Before I got my first mobile phone, there used to be a time when I remembered each and every telephone number of my immediate family members and close friends. Fast forwarding a little over 10 years to the present, as advancements in technology have completely transformed the mobile market, I realise I have not only grown out of the habit of remembering these numbers but I also don’t necessarily need to.
“Never memorise something that you can look up”, said Albert Einstein, yet in the context of global digitalisation, his famous quote does not even remotely describe the extent to which we’ve entrusted technology to store and exploit our data. We have embraced the idea of smart devices memorising our personal and contact information, reducing the reliance on our own memories to a bare minimum. Now, our loved ones are on speed dial and just a tap away.
Artificial intelligence (AI) is a great example of how technology uses input data to learn and perform better. Still, the human memory works in a very different way – you can exercise your memory just like every muscle in the body by repetitively feeding it with information. However, the information with no practical application that we don’t use or even make an effort to remember, is forgotten.
From a business perspective, this is nothing but bad news for brands.
Just three years ago, the Edelman Trust Barometer showcased that company messages should be repeated as consumers need to hear the same information three to five times to memorise it and consider it credible and believable. Certainly, the changing media landscape provides various opportunities to repetitively communicate the same message with consumers across different platforms. Yet, controversially, the biggest challenge organisations are facing today is that no matter how many times they repeat a message, consumers are likely to ignore information that supports a position or information they do not believe in.
But as platforms multiply and the number of organisations repeating the same messages all over again increase, we should start asking ourselves – where is the tipping point at which consumers stop listening to what we’re trying to communicate to them?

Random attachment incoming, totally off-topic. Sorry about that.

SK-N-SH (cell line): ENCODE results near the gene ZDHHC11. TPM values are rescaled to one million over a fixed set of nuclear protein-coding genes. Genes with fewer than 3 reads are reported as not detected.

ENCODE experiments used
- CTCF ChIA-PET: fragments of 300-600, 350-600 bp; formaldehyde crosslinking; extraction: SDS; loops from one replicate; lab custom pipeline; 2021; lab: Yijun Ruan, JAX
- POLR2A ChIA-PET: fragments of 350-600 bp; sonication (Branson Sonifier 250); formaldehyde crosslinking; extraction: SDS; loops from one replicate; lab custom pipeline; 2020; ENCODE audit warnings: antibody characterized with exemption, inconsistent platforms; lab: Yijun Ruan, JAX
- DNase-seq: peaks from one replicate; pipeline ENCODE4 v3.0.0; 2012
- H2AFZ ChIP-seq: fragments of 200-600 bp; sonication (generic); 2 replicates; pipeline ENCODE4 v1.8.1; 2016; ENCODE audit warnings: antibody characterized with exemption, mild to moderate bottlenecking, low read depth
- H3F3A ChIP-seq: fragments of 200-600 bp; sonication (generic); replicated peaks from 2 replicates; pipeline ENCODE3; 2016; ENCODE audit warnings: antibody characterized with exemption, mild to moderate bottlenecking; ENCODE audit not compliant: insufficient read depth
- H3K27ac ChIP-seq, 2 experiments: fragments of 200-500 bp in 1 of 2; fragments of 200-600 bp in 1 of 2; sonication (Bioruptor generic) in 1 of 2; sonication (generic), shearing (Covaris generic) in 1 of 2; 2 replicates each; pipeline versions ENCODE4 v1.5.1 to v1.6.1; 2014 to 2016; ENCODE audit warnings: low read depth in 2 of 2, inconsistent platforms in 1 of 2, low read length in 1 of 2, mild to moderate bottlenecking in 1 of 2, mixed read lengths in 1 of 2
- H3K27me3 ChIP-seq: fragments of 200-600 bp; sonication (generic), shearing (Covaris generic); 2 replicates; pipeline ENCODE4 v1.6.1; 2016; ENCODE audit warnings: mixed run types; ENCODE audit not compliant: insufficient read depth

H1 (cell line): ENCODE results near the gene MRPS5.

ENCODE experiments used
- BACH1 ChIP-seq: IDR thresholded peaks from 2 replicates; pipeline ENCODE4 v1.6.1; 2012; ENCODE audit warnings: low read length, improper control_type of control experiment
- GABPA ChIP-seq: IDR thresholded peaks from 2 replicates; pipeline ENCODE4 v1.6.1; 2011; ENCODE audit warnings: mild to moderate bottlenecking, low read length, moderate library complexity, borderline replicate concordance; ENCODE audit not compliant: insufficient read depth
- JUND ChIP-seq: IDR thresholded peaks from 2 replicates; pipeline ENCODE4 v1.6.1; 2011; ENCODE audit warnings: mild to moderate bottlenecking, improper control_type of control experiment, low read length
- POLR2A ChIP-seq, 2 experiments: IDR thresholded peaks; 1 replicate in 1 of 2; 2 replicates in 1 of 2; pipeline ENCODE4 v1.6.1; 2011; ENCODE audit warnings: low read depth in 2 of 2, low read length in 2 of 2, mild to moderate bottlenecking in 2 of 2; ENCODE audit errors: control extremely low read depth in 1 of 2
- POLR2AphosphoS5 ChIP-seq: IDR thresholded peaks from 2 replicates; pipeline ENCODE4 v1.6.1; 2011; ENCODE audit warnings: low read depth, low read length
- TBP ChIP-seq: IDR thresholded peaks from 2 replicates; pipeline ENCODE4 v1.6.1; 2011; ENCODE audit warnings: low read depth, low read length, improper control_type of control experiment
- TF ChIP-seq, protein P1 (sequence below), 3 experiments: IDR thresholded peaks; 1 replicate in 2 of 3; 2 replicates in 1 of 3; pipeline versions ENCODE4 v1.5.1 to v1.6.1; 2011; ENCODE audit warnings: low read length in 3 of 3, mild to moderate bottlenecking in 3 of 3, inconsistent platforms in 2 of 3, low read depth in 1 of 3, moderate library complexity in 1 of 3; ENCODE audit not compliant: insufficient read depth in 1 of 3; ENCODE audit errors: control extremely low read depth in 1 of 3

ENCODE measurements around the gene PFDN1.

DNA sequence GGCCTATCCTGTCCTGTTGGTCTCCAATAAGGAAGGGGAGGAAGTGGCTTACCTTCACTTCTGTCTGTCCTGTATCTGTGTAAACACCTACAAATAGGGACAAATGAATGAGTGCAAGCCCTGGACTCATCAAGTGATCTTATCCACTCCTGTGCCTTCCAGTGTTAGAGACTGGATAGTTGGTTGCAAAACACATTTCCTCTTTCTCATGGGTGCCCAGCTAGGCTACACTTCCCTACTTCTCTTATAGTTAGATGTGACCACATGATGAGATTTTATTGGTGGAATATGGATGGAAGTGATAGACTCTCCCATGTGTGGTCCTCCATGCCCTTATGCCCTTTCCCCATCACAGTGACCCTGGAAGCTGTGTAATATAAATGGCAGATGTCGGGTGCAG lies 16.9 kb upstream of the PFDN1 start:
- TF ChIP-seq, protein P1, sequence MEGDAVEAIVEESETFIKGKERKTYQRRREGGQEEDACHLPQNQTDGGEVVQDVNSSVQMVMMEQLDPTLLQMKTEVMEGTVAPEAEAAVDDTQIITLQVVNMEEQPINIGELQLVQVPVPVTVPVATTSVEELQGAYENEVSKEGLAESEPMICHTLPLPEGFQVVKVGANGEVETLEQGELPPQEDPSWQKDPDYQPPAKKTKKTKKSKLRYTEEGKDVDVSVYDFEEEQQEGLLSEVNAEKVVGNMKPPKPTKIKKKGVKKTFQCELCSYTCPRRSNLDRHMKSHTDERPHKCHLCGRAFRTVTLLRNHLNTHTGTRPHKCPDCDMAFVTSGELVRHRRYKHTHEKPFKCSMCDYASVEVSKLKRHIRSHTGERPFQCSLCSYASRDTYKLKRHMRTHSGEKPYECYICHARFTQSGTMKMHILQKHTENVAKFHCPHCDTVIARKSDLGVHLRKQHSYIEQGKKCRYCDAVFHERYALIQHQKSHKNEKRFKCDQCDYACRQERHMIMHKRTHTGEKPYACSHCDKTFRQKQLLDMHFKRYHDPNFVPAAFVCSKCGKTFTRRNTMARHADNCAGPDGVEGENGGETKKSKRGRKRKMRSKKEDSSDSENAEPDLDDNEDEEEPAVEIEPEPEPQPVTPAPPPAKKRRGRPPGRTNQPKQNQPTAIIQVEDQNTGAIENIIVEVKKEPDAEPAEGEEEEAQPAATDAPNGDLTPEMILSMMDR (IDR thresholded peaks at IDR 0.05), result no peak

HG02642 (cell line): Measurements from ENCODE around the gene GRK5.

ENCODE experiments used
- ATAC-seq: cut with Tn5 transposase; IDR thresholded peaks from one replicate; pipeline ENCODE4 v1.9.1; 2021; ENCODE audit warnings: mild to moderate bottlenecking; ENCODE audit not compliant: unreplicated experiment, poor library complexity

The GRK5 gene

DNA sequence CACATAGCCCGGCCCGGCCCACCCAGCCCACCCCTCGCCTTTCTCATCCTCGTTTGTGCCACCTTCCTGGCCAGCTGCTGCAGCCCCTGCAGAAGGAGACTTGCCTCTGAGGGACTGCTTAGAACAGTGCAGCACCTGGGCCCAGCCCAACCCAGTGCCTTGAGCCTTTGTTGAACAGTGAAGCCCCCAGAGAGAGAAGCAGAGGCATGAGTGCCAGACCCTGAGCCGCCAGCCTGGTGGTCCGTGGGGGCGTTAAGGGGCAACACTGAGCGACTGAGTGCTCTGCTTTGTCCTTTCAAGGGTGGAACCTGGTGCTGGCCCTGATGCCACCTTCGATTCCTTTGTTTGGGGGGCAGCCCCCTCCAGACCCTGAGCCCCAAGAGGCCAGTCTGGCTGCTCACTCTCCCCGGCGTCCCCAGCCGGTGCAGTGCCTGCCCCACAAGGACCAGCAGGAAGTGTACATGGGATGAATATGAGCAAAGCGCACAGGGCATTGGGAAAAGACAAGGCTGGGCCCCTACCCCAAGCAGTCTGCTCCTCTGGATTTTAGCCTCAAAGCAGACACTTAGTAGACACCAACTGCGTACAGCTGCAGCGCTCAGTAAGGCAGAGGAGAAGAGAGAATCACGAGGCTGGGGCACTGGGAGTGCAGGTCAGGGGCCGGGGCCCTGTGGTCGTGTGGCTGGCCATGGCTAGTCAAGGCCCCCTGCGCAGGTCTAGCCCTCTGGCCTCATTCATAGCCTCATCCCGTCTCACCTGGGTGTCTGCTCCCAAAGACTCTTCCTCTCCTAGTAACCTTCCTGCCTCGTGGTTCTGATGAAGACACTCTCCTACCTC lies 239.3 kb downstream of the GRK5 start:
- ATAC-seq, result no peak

The cybersecurity sector is the perfect case study for addressing this question.
Odds are that if you open any publication today, you’d read at least one story talking about the growing number of cyber threats consumers and businesses are exposed to. If you try to keep track of the numbers thrown at you, soon enough you’d be more inclined to ignore the warning these numbers were trying to portray rather take measures to protect your digital footprint or secure your business better. The very proof of that is the fact that the number of security breaches continues to grow.
Where many might see this as a challenge, I personally like to think about messaging saturation as an opportunity to do things differently, to look deeper for the right story and the angle, which may have not been previously explored. For example, who is communicating the message and how are they communicating it? According to the Edelman Trust Barometer 2017, CEO credibility has dropped to an all-time low of 37 percent. It might be a time therefore to reassess the channels and the people telling the story as well as the story itself.
As creative storytellers, all of us here at Edelman, are on an ongoing journey to craft compelling, insightful and memorable stories for our clients, enabling them to communicate strong messages with impact.